Through the narration the director is able to touch upon a few main messages he meant to portray. First being the political ideologies of the two families these boys come from and how that influences their friendships both throughout the story and after, and the political ideals that ultimately run the country that these young men spend their everyday lives in. For example, the story begins with these gentlemen and their girlfriends with an immediate overlay of narration introducing the characters and their lifestyles. This is preceded by an explanation of their girlfriend’s parent’s views of them socially and personally. This allows for critical character development that is able to unravel later in the story. One of the most interesting aspects of these first scenes is that Julio is the only Mestizo in the entire film, which is a predominantly working class ethnicity in Mexico, however he meshes well into the higher cultures. This however is ultimately a problem waiting to happen and eventually causes tension between Julio and Tenoch who is Criollo, a predominantly wealthy demographic. It is the incorporation of subtle undertones such as this that gives the audience an inside look at what is really going on in these kids heads, and the reasons behind their reactions and outlooks on life.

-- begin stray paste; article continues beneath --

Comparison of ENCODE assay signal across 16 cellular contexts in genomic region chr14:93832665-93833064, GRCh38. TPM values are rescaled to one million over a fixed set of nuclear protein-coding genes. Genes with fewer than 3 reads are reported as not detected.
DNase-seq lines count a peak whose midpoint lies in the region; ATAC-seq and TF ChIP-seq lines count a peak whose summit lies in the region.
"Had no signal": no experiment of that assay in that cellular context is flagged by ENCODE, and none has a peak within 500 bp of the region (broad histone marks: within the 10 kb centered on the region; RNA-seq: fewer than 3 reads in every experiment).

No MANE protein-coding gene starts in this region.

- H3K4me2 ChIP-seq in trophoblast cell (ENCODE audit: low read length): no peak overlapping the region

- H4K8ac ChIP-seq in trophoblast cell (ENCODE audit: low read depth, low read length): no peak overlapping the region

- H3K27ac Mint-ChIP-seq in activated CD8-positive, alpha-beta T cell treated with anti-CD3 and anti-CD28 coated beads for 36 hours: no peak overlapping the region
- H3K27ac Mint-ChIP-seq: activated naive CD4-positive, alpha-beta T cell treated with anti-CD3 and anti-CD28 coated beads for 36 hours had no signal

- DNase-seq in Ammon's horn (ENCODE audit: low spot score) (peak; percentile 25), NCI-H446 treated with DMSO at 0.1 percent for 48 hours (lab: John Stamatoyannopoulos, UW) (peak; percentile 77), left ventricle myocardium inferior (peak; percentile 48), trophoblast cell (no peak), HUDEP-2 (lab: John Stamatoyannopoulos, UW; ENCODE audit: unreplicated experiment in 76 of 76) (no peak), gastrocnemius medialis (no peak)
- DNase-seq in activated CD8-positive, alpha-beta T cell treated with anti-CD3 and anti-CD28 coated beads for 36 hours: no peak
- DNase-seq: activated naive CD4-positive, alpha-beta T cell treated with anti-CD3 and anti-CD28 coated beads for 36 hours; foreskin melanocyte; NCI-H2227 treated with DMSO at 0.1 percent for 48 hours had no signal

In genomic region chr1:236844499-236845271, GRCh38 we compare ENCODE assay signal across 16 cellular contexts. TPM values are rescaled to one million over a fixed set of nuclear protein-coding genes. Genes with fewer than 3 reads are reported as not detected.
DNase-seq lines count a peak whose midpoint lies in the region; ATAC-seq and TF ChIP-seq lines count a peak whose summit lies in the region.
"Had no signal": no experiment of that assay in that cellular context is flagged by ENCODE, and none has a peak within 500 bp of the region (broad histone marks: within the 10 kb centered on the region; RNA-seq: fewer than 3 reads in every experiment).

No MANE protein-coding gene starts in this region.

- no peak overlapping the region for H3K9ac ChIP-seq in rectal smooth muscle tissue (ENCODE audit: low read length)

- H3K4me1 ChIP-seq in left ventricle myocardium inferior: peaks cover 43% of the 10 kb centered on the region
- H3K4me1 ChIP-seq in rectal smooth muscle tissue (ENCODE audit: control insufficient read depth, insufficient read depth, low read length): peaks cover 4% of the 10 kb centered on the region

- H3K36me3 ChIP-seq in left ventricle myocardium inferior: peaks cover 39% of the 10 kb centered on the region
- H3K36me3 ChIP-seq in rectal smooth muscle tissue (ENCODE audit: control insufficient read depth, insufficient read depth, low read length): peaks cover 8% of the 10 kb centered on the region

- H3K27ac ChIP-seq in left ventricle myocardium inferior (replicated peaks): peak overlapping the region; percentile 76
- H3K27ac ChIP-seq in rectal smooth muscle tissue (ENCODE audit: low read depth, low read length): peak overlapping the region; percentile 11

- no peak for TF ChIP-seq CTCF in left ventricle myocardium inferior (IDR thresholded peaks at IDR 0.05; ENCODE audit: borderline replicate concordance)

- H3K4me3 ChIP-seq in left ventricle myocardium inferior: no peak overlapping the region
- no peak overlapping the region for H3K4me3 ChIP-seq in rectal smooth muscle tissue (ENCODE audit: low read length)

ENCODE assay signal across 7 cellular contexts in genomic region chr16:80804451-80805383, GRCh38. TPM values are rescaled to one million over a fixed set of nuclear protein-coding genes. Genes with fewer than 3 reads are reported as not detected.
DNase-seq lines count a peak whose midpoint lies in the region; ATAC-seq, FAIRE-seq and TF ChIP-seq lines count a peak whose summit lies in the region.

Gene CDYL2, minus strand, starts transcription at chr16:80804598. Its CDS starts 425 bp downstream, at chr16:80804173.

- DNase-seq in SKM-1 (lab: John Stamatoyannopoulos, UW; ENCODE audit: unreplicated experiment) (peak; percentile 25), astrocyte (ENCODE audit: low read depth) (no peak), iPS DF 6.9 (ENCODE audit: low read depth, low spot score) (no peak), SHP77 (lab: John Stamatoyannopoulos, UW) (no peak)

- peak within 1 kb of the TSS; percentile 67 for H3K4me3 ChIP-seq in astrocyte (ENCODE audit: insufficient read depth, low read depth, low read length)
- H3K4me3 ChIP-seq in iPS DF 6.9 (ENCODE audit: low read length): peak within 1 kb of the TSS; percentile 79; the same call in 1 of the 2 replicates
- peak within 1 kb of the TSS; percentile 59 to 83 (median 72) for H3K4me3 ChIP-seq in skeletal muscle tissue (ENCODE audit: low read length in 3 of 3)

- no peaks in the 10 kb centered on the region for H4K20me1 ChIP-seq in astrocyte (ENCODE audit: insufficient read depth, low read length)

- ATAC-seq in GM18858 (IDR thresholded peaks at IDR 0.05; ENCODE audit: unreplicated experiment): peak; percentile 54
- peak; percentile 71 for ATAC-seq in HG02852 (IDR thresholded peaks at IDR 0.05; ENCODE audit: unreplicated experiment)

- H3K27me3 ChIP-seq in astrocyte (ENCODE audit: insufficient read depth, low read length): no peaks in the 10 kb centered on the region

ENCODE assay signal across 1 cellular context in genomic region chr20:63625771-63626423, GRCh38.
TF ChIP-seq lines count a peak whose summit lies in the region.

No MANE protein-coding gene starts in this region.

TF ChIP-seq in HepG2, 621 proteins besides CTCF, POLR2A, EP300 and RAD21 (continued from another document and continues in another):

The next scene is one that touches upon the families of these men, and allows for the audience to gain a better understanding of the up bringing each of these boys endured for the past eighteen odd years of their life. Whilst driving in the car the narrator discusses Tenoch’s dads work as a politician and then the information stated is molded into a face and a persona as Tenoch emphasizes his dads response to his failing of a class. The narrator throughout the story builds a frame and the boys mold the skin, and give the audience a clearer understanding of their lives and the lives of the everyday Mexican citizen and the upper class Mexican citizen.